Darkness Constrained

Criticizing the transformation of one of my favorite authors, Anne Rice

There are a handful of authors whose style and storytelling is so appealing, I count them among my favorites.  With the exception of Bob Woodward, they are all fiction writers, and include such diverse authors as Charles Dickens, John Updike, John Steinbeck, Terry Pratchett, Tom Robbins, Stephen King, Herman Wouk, and Gore Vidal.  When I identify an author as a “favorite,” it becomes my goal to read their entire writings.   This is much easier with dead or retired writers, as modern authors have the annoying habit of releasing new material even after I have completed their existing bodies of work.

One of the first authors I “finished” reading was Anne Rice, most famously known for her vampire and witches chronicles.  Those familiar with Rice may not know that in addition to her well-known series, she has written a number of books that are, shall we say, risque, almost to the point of vulgarity.  In particular, her three-part take on the legend of Sleeping Beauty is suitable neither for children nor adults, and her decision to write it under a pseudonym was probably for the best.

Despite those vulgar mis-fires, the body of literature produced by Rice is compelling.  Before such authors as Stephanie Meyer remade vampires as teenagers full of angst, Rice crafted a vampire saga that explored the humanity of her characters, and believably described their reactions to and interactions with the preternatural forces they encounter throughout the stories.  In a parallel story-told world, that of the Mayfair Witches, Rice lavishly describes the experiences of a young girl with a mysterious family history, and follows her as she uncovers both its secrets, and her own.  The Witches saga, as well as the first five books of the vampire series (it continued a book or two past its expiration date), represent Rice at her best.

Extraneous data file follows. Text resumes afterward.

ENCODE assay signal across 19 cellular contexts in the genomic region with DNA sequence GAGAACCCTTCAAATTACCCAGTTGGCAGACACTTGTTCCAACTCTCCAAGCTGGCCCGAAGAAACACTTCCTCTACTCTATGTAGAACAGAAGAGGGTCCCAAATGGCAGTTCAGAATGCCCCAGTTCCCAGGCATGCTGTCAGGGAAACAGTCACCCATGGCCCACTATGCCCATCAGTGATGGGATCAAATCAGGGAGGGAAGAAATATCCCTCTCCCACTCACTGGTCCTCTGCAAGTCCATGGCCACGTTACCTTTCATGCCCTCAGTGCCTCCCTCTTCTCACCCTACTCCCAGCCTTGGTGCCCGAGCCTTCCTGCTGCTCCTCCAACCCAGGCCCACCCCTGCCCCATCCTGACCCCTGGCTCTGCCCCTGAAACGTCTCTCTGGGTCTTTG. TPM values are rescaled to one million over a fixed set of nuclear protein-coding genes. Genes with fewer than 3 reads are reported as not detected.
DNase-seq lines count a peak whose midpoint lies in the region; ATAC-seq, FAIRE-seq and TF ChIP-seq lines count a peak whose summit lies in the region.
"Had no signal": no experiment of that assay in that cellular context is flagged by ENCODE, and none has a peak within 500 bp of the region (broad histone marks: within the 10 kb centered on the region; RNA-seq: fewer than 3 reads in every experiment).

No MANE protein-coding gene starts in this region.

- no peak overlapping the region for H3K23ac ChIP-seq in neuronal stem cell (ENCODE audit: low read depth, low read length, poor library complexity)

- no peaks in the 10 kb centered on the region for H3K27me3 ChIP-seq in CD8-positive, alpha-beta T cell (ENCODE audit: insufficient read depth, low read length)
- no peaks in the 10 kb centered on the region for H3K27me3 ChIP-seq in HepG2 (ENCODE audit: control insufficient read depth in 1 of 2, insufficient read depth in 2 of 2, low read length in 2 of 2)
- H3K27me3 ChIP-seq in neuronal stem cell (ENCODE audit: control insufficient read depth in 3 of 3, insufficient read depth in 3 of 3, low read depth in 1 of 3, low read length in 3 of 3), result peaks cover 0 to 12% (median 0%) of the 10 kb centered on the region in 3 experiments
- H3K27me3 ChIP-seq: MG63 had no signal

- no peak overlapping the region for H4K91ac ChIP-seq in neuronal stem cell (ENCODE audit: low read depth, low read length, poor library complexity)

The elements that make Rice a compelling storyteller include her focus on the humanity of her superhuman characters, her ornamental descriptions of landscapes, people, and societies, and the edginess of her stories.  Undercurrents of the struggle between good and evil run through each of her novels, and her protagonists typically experience the ambiguity between those forces.  Though her early works were dark, they were not depressing, and her choice to make the “monsters” the protagonists gave her stories a freshness and originality that distinguished them from the classic Bram Stoker version of the vampire myths.

Following a near-death experience in the late 1990s, Rice underwent a spiritual reawakening, and returned to Christianity (during her early career, she was essentially athiest).  This was accompanied a few years later by a decision to stop writing about figures of darkness, and begin devoting her writing to telling the story of Jesus.  In her only non-fiction offering, a memoir entitled Called Out of Darkness, Rice explained that she realized a need to let go of the skepticism that was keeping her from the church, and to accept Jesus back into her life.  Since 2003, she has not published any more stories of the preternatural.